“Some people would call that a life of ease and relaxation.”
She wanted him to call her darlin’ again. It was beginning to feel actively oppressive that instead he was… quizzing her on something she had no intention of talking about. Sydney hadn’t realized that it would require this much talking anyway.
“My family is under the impression that I’m having a nervous breakdown.” She smirked a little, hoping that was a little softer than all the edges poking around inside her now. “I may have given them that impression.”
Direct and to the point. That was the thing about Jackson that drew her in, time and again. There was the drawl and all that magic he could conjure with his hands, his mouth. But when it mattered, he didn’t beat around the bush.
“I don’t believe so,” she said, because she could admire the directness even while wondering why they were standing here having a casual conversation when they could be talking about when and how they could tear each other’s clothes off. Or better yet, doing it. “I’m thinking of developing a drinking problem, though. It’s expected. It would seem odd if I didn’t, don’t you think?”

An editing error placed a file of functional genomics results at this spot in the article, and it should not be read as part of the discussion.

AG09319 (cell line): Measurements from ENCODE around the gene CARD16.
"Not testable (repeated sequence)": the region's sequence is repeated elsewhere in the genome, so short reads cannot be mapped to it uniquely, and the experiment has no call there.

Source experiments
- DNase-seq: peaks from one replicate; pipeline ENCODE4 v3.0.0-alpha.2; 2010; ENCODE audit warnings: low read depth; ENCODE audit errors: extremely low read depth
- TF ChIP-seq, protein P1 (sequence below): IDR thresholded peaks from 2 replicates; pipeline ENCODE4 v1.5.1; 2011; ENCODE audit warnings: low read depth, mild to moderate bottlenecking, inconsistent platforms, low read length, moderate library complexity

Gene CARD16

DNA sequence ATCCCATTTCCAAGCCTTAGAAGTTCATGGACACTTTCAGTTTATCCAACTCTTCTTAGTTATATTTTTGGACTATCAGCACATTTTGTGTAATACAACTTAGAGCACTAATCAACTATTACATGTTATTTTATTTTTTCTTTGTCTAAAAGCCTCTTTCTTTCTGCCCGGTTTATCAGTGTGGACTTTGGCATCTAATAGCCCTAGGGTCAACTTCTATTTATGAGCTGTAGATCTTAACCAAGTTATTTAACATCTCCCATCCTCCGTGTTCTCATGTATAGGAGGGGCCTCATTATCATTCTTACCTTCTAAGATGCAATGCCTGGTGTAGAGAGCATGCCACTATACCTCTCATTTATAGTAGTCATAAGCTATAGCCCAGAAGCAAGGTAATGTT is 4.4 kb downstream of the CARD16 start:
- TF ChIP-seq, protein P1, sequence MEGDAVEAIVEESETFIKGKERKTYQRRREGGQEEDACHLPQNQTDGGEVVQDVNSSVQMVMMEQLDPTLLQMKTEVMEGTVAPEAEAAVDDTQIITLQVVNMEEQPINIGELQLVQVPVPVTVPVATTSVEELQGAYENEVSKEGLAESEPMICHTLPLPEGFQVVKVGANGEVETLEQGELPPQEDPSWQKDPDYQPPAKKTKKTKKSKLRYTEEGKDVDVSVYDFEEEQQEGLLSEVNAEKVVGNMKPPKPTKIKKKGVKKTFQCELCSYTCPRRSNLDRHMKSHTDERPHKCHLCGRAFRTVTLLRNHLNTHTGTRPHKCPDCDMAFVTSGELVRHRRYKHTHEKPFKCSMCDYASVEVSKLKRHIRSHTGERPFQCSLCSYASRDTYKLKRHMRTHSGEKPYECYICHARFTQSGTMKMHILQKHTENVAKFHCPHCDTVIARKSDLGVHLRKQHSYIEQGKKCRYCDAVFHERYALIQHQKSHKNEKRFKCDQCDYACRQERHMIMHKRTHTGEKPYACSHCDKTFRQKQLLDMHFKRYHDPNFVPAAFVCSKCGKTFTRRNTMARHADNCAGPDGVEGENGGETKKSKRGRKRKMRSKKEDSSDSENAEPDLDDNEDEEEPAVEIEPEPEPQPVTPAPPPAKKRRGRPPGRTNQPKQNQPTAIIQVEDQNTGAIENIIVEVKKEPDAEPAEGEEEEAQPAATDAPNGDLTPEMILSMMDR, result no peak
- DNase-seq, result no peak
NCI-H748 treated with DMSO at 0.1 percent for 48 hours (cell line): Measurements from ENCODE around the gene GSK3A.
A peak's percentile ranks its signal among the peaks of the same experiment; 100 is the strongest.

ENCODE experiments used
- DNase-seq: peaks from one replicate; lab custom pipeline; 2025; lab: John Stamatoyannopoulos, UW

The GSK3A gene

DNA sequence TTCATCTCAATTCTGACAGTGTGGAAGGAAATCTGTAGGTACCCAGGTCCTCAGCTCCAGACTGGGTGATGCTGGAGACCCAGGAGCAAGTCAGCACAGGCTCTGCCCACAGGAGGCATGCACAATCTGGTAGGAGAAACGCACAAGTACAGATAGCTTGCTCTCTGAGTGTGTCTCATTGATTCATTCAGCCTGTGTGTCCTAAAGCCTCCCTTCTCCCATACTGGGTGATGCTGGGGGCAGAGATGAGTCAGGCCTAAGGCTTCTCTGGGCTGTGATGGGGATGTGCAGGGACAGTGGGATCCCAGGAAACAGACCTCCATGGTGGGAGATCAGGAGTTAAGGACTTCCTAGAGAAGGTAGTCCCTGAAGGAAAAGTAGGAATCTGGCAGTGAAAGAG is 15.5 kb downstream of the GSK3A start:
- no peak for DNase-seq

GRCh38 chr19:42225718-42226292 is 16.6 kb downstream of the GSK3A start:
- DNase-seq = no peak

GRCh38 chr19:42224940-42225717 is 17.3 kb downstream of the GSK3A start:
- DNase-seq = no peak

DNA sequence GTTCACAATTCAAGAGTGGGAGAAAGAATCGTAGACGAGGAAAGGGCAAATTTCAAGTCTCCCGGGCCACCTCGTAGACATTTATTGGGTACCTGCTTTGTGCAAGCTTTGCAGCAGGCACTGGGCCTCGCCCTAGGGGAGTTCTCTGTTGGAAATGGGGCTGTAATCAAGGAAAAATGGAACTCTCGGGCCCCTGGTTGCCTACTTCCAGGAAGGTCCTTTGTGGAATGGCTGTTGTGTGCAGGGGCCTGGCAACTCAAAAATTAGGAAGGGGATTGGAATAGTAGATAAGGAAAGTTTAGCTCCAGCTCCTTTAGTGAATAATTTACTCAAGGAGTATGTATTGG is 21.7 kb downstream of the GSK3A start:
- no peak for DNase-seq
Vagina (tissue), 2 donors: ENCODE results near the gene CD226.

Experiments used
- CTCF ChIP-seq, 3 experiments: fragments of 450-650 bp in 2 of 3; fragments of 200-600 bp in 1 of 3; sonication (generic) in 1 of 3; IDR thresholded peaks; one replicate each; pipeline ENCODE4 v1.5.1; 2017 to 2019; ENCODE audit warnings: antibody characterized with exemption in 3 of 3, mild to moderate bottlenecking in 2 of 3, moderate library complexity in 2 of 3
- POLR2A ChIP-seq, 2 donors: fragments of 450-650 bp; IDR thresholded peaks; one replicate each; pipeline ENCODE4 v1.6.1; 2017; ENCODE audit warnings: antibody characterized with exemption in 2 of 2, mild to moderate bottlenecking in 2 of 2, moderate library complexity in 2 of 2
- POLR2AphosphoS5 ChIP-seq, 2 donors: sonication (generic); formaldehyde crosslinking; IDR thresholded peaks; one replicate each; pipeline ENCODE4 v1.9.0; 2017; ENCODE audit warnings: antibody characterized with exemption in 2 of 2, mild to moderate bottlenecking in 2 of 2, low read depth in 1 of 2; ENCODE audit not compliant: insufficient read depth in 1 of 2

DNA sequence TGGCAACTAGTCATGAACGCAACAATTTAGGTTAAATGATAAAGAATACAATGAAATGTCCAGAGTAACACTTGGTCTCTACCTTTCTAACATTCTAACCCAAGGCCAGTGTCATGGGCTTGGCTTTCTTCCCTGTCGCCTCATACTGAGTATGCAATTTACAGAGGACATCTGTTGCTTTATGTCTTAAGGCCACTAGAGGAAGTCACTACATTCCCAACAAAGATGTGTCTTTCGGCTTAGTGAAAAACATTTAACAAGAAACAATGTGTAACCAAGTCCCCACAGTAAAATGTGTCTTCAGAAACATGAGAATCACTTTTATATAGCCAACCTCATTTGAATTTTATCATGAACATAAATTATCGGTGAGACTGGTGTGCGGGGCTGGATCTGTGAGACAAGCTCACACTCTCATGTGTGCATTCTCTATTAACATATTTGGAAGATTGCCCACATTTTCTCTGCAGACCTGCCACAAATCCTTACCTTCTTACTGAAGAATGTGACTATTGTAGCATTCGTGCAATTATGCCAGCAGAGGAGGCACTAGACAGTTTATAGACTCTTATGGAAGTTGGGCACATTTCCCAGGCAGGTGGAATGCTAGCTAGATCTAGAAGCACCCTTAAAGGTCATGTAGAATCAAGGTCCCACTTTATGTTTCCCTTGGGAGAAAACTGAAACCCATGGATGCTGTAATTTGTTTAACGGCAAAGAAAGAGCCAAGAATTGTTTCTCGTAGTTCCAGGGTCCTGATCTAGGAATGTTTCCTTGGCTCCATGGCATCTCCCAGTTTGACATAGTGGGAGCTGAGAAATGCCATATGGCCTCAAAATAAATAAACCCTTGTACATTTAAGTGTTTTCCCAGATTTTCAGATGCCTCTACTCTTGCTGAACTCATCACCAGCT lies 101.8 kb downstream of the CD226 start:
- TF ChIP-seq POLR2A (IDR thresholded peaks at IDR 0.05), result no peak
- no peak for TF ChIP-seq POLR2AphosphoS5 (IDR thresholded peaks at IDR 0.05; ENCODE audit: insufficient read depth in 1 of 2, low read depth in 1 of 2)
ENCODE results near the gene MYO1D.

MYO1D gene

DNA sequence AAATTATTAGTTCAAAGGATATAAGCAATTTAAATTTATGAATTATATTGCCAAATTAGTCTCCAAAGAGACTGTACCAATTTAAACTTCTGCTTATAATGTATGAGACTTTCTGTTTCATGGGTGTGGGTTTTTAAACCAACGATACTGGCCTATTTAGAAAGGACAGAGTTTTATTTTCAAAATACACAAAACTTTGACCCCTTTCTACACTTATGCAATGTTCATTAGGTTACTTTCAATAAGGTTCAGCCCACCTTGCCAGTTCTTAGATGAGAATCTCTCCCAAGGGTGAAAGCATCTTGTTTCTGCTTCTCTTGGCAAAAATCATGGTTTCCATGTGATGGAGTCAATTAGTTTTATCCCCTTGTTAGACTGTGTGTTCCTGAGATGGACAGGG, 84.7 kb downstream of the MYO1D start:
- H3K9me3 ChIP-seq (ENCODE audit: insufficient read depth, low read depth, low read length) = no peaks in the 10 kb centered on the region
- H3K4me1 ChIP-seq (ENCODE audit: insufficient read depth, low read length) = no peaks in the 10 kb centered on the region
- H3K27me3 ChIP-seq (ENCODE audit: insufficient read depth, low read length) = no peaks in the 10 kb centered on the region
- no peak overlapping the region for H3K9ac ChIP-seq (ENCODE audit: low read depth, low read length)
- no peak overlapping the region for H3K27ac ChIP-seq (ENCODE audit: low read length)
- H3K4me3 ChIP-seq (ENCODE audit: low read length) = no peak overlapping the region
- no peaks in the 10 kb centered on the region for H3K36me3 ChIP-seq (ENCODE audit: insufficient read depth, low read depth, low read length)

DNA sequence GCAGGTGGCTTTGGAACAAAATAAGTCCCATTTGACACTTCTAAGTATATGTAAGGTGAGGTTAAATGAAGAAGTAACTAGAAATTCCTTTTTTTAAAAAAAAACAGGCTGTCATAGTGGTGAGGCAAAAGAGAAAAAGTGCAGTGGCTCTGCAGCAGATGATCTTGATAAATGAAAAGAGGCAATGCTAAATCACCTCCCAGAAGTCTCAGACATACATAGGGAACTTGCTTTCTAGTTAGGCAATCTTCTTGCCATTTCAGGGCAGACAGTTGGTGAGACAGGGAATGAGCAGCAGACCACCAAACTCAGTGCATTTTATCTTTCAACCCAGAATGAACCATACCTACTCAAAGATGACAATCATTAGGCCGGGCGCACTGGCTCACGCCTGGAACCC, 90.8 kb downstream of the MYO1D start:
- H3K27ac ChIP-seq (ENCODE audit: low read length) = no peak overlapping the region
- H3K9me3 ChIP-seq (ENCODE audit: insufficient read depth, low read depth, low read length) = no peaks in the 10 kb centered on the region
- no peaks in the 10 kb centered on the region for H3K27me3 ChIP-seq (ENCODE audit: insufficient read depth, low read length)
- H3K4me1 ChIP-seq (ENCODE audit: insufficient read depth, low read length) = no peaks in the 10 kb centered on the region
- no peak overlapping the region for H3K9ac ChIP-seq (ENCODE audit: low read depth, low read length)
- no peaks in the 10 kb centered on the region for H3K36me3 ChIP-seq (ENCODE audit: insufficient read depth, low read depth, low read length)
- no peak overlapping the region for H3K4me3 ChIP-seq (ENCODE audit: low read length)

Once again, it was like he was seeing inside her skin. As if there were hieroglyphics there that only he could read, and she should have found that alarming. Instead, it made her glow, inside and out, with a particular wild heat that settled heavy between her legs.
His smile was made of fire and glory, and it was the best thing she’d seen in months. She felt it go through her like a new heat all its own.
“Darlin’,” he said—at last—and she felt that shiver all over her like the first caress of the night, “I have a much better idea. Get drunk on me.”
And for the first time since she’d got on that plane at Washington Dulles, aware that she was facing down an unprecedented four months of workless freedom—a nightmare by any reckoning—Sydney thought to herself that this Montana might just work out after all.
End of excerpt
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Tempt Me Please, Cowboy